Financially speaking, Marvel hasn’t made many mistakes in its relatively new but seemingly all-powerful movie goliath. They shouldn’t assume that means they’ve been doing everything right.
As we near the release of Ant-Man, whose road to being the 12th entry into the Marvel Cinematic Universe was strewn with discarded auteurs, and that director Ava Duvernay will pass on the upcoming superhero starter Black Panther, it’s time to give the comic book movie titans some humble advice. Something is rotten in the kingdom of Marvel, and it’s their invariable tendency not to let auteur filmmakers do what they do best.
Director Edgar Wright had worked on Ant-Man for more than a decade before he announced his exit from the production last year. His joint statement with Marvel seemed amiable enough until you read between the lines. The Shaun of the Dead and Scott Pilgrim vs. the World director said he and the studio parted ways “due to differences in their vision of the film.” The talent saw things one way, the people putting up the money saw it another, and the wallet won. But considering that decade-plus development period, it seems Marvel got cold feet once cameras were about to roll, and Wright’s singular vision was about to finally be printed on celluloid.
Wright is nothing if not distinct in his filmmaking, and the suspicious exit gave many fans the idea that Marvel didn’t want an Ant-Man, they wanted their Ant-Man. Thus, the ideal auteur genius with the geek genre cred was out, and eventually Peyton Reed, the guy who directed the cheerleading movie Bring It On, was in.
A similar thing with Marvel went down with DuVernay, the ridiculously talented filmmaker behind Oscar-season darling Selma, who was slated to direct the first-ever African American-centric superhero movie Black Panther before issuing a statement to Essence over the July 4th weekend saying she had passed on the gig.
DuVernay remained gracious. “I think I’ll just say we had different ideas about what the story would be,” she told the magazine, which sounds very, very familiar. “Marvel has a certain way of doing things and I think they’re fantastic and a lot of people love what they do,” she added, before laying it all out: “In the end, it comes down to story and perspective. And we just didn’t see eye to eye.”
Another seemingly ideal auteur who disagreed with the studio over her own ideas for the property was gone. A trend was emerging, but something isn’t a trend until it happens three times, right? Right. The studio not only kicked Marvel n00bs to the curb, they also tossed out the guy who racked up nearly $3 billion in box office grosses for them too.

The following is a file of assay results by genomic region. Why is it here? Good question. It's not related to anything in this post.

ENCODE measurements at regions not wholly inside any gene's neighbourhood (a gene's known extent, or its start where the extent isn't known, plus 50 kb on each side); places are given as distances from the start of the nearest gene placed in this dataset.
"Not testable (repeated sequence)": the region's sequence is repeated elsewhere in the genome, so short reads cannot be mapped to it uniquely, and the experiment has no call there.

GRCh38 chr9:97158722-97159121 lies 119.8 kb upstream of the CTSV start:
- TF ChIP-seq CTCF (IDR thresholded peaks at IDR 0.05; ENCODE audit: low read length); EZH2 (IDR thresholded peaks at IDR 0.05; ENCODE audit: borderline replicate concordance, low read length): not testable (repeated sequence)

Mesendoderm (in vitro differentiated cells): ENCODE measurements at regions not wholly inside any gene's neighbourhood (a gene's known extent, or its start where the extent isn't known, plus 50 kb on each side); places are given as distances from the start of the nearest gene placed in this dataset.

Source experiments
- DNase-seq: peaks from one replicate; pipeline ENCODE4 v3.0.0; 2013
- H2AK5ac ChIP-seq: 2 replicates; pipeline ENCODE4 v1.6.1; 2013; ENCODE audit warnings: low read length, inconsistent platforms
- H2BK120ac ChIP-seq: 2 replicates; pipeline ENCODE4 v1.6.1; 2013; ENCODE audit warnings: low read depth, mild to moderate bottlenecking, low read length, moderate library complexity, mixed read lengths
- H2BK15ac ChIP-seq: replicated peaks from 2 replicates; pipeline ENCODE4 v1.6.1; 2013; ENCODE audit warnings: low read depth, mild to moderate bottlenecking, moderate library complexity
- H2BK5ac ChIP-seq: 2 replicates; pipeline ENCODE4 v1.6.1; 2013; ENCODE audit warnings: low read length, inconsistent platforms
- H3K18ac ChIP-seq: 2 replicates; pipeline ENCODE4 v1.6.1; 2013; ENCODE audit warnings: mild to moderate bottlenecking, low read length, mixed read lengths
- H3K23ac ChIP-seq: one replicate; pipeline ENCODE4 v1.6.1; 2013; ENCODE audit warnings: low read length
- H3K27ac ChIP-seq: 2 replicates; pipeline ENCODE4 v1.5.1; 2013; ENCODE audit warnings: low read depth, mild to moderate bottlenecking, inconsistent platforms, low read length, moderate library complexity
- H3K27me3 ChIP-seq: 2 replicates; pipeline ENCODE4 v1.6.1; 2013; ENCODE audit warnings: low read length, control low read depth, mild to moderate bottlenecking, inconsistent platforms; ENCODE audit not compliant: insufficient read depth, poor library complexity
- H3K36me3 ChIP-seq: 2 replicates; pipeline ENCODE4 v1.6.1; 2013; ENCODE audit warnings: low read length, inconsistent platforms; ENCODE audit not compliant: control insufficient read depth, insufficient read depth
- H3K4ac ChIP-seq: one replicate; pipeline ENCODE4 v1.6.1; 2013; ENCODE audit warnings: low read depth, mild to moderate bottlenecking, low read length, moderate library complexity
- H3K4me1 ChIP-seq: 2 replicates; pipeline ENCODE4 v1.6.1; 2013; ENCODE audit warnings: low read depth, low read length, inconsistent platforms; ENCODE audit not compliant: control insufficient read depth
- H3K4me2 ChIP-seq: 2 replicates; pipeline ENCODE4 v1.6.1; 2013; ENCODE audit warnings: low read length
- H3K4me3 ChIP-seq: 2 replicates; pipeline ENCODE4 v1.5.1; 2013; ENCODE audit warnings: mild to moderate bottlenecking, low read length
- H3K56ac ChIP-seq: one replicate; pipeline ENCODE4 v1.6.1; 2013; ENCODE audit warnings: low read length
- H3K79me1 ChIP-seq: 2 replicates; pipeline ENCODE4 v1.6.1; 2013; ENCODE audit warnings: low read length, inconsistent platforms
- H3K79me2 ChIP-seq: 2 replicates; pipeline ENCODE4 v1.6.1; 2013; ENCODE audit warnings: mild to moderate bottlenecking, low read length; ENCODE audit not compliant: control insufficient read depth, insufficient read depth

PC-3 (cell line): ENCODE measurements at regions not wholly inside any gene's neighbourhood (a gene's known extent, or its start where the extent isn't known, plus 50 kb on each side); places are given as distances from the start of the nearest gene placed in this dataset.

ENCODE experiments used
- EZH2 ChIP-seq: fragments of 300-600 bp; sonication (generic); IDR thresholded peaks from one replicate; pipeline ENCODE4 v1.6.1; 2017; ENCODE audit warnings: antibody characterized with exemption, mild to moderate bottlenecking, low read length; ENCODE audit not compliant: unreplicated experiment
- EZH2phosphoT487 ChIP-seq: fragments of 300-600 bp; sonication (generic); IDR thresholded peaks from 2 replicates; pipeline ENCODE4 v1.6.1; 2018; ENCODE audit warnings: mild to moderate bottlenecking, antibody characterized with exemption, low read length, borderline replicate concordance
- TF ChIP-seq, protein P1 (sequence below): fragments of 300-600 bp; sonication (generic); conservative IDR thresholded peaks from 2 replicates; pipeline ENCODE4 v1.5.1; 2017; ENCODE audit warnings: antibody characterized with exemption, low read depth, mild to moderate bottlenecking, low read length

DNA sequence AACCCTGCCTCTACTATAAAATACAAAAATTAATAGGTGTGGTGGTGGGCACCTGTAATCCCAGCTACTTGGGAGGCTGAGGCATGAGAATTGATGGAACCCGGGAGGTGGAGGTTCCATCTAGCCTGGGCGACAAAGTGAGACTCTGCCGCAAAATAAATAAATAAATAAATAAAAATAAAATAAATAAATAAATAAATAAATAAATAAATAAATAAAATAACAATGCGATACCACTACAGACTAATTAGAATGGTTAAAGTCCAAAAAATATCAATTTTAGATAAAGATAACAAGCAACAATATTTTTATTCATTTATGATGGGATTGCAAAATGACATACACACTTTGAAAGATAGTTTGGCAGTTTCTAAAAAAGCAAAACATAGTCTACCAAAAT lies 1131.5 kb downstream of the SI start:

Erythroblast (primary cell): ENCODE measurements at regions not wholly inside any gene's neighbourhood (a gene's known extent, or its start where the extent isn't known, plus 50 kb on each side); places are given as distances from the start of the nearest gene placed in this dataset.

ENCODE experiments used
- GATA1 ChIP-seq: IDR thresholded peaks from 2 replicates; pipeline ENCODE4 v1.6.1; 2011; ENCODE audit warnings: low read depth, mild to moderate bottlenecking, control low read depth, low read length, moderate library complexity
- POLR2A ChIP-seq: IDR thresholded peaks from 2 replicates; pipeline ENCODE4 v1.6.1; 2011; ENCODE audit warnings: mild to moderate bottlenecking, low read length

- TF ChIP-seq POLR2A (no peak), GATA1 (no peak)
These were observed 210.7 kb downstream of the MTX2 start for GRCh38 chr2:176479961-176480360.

As far as anyone can tell, Joss Whedon did not have a good time directing the super-sequel Avengers: Age of Ultron. After the release of the film, he told Slate, “This was the hardest work I’ve ever done, and at some point, when it’s that hard, you just feel like you’ve lost.” In the same interview he even spoke of the first movie as such, “When I watch it, I just see ‘flaw, flaw, flaw, compromise, laziness, mistake.’” But the kicker: “With so much at stake, there’s gonna be friction. It’s the Marvel way to sort of question everything.” The echoes there are hard to miss.
Therein lies the problem. Forget for a moment the fact that Marvel movies are almost universally lucrative and take into consideration their aesthetic. Their homogeneous and interconnected storylines may make bucketloads of cash, but each one is usually an undeniably meh two hours of explosions and CGI that lack an individual identity. If they keep up the consistent tedium that serves the overall MCU instead of injecting some directorial vision, they risk devolving into high-budget junk food.
Sam Raimi and Christopher Nolan can produce iconic superhero movies, Marvel can let A-list auteurs do their thing and get out of the way. Their streak won’t last forever, and when that happens Marvel will learn it may not have been the best move to chase away people with ideas.